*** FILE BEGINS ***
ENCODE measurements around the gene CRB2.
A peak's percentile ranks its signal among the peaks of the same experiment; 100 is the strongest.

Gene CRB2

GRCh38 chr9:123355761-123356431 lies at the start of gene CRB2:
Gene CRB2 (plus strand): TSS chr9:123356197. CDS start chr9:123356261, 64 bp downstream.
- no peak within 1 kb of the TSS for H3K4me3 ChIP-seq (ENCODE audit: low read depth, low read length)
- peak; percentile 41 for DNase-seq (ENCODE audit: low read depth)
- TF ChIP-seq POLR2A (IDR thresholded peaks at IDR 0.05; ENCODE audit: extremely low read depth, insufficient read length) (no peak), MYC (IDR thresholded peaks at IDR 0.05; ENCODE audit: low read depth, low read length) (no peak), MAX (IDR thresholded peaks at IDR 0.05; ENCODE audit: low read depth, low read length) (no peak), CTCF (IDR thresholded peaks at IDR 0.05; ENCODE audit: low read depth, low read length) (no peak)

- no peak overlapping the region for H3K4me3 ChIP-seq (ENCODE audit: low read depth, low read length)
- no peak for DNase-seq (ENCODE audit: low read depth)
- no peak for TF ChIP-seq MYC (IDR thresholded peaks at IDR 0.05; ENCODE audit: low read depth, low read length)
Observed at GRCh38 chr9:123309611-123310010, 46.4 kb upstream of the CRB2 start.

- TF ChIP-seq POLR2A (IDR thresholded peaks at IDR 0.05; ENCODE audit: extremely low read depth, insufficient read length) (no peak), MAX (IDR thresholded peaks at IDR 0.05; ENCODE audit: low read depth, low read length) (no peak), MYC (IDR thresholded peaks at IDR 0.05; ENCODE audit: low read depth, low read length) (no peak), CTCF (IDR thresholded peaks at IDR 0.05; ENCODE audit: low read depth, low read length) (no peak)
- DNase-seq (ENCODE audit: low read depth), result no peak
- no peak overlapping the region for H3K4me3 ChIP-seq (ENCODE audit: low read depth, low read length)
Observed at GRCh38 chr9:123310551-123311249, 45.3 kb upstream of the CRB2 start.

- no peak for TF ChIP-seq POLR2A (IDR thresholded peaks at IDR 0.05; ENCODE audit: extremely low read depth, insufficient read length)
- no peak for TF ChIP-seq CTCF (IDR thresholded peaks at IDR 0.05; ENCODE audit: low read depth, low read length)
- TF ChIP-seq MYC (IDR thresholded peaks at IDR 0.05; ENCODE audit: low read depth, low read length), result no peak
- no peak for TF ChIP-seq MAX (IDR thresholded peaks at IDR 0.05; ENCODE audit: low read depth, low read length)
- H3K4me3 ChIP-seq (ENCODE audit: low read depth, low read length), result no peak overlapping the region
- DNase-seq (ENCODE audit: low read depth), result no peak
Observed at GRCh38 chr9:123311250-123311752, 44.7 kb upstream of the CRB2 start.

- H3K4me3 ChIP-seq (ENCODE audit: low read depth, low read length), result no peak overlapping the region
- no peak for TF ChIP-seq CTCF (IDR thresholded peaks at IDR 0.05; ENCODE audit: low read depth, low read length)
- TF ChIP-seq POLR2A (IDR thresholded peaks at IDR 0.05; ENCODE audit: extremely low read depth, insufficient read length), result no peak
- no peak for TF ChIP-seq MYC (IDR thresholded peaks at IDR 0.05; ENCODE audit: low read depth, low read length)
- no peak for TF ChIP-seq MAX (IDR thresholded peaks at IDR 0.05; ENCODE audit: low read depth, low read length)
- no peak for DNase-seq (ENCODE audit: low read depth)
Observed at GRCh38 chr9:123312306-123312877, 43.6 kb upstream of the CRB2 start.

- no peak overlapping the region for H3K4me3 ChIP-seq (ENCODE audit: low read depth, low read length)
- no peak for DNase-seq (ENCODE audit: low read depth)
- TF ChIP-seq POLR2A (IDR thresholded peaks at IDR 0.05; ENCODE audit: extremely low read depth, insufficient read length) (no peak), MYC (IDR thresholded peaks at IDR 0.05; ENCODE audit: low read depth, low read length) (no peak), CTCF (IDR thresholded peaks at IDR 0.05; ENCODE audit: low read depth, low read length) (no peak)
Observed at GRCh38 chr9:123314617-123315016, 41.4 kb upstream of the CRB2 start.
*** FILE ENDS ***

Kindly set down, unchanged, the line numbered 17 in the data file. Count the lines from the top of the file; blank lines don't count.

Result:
- no peak for TF ChIP-seq POLR2A (IDR thresholded peaks at IDR 0.05; ENCODE audit: extremely low read depth, insufficient read length)